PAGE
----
Thursday, July 03, 2008

A Named Cat; A Violent Market; and The Wisdom of Patience and Not Blindly Following Others

(The picture is Mimi--finally named. She's a female and the other cat is a male. His name is Wyatt.)
Yesterday was a violent example of what happens when there is very narrow leadership in the market that gets kicked in the stomach.

While I have been frustrated with various positions that I've taken, overall, I've outperformed the indices--though I take small comfort in that. I've not lost money to this bear market, and I take much comfort in that.

A week or so ago GaryK noted the strength in the commodity sectors and stated that he was perhaps going to buy a coal stock. I was surprised given the extended pricing on these names. I stayed out. And the importance of making a decision such as that is that I realized that I had decisively crossed the threshhold from being a tentative investor to an very informed investor.

I'll not change the title to my blog--for I'm quite certain that I'll always be a perplexed investor. But what I've come to understand is that no matter how BAD things are, money is always searching for a home for it has an insatiable hunger for return. And that hunger sometimes addles the appropriate valuation of risk and consequently creates bubbles.

I was watching briefly Fast Money. One of the guests mentioned that the CME changed the margin requirements. Many of the shorts in oil had to cover, and they waited to do so until the last 5 minutes. NG notes the divergence in the oil service stocks and the price of oil. That's an important divergence. If oil is being bid up due to speculative, not demand forces, and oil service earnings are related to fundamentals, then such divergences are important to heed. My DVR calls are not doing so well!

Yesterday, and perhaps early, I closed out of my BNI JUL 90 puts. I left money on the table, but I took that drop as a gift to exit this position. I also want to share with you a habit of mine that I must correct. The habit is being too anticipatory. Here's how it plays out. I see a legitimate "issue". In the case of the rails, it was slowing volumes but "pricing power" due to their charging through a fuel surcharge. If outrageous fuel comes down (or even stays flat) this erodes future growth or can lead to a decline. It should also be noted (and I've not heard the media speak of this) that ADM had a suit against all of the rails for the surcharge. I think Dupont just won a case against CSX.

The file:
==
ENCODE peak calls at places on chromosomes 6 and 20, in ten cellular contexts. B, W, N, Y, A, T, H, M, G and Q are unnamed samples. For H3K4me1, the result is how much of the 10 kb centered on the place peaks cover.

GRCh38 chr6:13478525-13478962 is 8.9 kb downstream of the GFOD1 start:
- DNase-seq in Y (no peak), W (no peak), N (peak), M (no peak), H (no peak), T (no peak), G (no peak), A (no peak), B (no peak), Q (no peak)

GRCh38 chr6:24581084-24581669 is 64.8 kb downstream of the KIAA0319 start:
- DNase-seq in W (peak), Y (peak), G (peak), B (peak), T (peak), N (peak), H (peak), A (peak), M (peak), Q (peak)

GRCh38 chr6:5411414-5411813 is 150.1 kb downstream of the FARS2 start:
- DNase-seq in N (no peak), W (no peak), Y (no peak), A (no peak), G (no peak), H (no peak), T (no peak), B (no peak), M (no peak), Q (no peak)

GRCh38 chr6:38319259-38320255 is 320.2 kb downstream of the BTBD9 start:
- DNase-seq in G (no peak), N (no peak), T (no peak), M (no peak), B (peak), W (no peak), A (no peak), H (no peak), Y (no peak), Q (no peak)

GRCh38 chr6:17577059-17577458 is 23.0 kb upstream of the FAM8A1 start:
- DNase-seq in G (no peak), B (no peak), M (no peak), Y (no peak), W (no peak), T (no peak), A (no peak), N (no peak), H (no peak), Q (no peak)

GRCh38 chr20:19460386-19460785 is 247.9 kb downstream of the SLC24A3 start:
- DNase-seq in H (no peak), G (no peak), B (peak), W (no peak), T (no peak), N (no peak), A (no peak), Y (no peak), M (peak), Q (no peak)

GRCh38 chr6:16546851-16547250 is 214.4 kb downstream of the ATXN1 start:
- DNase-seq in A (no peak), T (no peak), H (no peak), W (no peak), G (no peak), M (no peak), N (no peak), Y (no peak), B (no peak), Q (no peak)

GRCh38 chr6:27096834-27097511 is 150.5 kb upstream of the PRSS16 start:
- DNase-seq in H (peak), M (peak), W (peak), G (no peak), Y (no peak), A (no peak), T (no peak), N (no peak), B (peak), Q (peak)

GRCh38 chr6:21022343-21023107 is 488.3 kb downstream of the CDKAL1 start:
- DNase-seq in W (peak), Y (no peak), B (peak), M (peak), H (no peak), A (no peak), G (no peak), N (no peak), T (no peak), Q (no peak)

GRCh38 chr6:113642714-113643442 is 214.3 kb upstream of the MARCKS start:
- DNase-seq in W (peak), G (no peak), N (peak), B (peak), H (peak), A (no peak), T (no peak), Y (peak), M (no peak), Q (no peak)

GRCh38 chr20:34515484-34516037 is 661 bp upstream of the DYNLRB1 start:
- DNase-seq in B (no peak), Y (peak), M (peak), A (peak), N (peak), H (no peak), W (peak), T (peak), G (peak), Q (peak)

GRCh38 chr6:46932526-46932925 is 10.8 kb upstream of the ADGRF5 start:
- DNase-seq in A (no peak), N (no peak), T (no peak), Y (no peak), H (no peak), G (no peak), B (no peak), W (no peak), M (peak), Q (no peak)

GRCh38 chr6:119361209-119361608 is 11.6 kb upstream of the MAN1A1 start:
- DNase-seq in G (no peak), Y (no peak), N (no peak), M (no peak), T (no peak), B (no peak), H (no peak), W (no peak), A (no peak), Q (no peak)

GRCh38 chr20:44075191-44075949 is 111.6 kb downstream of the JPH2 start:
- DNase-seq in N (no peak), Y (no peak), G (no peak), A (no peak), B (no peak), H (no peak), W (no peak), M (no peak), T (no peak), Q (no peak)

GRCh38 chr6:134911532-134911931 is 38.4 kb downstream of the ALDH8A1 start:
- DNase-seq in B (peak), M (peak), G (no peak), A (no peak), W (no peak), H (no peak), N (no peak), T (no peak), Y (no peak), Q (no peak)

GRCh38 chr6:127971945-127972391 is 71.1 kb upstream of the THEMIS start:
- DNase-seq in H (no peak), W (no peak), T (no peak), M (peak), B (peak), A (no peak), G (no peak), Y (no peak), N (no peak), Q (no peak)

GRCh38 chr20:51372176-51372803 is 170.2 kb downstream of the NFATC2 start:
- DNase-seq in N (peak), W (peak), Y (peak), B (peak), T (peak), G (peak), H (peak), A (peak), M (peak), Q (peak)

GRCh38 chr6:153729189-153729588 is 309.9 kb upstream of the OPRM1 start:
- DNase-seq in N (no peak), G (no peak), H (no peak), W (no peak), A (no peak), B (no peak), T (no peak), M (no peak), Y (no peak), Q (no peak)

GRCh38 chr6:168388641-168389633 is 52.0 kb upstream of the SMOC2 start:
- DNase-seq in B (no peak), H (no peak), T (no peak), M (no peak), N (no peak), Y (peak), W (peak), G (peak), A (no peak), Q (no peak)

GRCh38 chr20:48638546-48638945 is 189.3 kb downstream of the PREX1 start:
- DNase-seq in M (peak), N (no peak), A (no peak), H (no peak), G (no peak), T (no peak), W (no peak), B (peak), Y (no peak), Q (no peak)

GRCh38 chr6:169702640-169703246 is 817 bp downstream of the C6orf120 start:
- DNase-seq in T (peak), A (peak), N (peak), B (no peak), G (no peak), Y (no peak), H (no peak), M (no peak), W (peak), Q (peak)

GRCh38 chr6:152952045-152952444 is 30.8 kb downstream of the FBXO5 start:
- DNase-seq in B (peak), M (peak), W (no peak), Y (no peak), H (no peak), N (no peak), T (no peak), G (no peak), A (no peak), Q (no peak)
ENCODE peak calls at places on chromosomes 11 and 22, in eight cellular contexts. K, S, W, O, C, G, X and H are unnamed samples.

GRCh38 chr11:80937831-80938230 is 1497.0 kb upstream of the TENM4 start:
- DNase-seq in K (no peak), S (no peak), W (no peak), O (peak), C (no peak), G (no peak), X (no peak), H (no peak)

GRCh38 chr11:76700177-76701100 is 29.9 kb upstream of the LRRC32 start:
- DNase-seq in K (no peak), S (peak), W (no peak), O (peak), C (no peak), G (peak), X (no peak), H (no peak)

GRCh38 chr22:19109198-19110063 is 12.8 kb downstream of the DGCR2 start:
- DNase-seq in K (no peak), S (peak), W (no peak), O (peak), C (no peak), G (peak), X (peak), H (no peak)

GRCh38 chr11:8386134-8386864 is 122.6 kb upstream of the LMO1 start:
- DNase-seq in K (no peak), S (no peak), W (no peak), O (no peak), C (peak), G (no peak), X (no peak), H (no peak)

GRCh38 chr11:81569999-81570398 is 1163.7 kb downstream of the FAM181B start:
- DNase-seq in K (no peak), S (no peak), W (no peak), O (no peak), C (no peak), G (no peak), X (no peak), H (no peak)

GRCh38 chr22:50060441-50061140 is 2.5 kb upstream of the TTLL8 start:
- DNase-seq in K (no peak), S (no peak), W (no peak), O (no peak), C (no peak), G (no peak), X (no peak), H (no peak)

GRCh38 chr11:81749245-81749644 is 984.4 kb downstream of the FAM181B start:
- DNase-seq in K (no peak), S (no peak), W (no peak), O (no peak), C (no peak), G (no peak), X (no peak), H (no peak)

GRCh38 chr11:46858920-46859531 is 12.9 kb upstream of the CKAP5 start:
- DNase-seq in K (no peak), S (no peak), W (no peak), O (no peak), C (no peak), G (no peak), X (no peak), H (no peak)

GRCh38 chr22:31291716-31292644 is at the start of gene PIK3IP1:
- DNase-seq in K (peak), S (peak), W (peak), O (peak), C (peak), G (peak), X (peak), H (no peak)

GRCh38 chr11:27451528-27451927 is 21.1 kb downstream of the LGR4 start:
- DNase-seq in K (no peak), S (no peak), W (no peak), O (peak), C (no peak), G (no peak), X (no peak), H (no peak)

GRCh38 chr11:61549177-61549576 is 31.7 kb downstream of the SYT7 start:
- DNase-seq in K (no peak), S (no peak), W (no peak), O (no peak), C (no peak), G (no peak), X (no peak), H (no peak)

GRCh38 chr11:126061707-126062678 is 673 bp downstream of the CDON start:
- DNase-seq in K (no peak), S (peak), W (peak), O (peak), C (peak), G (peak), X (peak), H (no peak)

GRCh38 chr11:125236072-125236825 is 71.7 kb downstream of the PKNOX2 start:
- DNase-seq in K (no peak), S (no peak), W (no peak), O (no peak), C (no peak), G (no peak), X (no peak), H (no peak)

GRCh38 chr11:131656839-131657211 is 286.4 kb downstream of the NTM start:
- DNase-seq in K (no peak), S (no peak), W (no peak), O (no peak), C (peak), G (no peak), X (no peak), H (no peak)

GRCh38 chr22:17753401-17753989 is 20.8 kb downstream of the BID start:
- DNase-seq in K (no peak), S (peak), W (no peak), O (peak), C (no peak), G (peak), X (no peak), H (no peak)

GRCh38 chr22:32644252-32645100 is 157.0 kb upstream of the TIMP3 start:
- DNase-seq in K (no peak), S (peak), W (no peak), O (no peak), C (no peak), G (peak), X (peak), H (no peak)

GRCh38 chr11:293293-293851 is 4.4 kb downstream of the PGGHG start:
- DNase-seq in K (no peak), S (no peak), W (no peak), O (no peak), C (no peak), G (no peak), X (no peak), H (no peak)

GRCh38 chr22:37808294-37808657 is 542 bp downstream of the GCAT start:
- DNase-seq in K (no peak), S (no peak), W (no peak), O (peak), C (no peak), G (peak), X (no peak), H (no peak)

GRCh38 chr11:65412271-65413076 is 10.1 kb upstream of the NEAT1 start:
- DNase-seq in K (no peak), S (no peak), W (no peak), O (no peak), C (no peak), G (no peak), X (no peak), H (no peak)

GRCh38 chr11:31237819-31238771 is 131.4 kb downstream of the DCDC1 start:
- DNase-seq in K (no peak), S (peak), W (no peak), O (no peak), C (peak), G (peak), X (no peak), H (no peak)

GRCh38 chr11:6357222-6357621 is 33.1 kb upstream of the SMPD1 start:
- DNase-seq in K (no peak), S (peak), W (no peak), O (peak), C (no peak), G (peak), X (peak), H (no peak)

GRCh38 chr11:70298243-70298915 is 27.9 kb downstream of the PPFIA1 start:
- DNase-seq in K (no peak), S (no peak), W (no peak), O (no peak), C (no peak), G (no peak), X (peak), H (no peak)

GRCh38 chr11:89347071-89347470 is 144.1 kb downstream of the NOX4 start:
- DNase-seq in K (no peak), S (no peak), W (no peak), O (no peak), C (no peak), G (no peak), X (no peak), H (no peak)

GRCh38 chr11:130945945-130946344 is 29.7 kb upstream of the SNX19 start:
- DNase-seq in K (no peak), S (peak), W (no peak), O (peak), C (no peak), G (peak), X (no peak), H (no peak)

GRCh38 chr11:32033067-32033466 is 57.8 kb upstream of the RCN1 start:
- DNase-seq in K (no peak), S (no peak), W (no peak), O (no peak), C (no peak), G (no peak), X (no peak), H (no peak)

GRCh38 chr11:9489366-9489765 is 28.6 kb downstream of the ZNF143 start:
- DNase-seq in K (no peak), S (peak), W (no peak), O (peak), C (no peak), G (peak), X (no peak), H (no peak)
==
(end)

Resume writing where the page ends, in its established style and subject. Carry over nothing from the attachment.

To my eye, this thinking was readily known. And umpteen money managers recited "we like the rails here". I hear that as, "We LIKED the rails, now we want to sell them to YOU!" When you hear the "story" from the media, please understand that the easiest money has already been made (though there are exceptions--and I would caution about the Walmart and Dollar Tree stories--those are getting long in the tooth). Here's a chart of BNI--:

More about my habit.....I bought my BNI puts because I thought it was over extended at $95. It proceeded to go up to 110. When you have $90 puts, that puts you under water fairly deeply--no treading water, no gurgling--just suspended in your pain of being wrong. So what happens is that once the position starts to improve, I just want to minimize my pain and get out. It is weighing taking a 25% loss v. a 100% loss due to time decay and some resiliency. Essentially, I have built a psychological box from which I cannot easily escape without leaving some skin on the edge of the opening.

To revisit a previous point..... There is so much made of investors such as Buffet and the like that people blindly follow what they do. Buffet went into HMO's at their peak. He went into BNI, and he is the single largest shareholder with 63m shares--a position 3.5 times larger than the next largest institutional shareholder. And lets not forget Carmax.

Please don't misunderstand me--I'm not knocking the strategy of one of history's greatest investors--but I wanted to provide an example of investors thinking for themselves. Taking positions in stocks when they are trading at their peak--and let's face it, that is when the stories are most compelling--can be capital-costly proposition.

I want to close with a reminder that the stock market fall began with the REITS more than a year ago. Market sectors do not fall in unison (and that is also a critical lesson for me to learn)--nor do they rise in unison. So watch for leadership in sectors previously beaten down.

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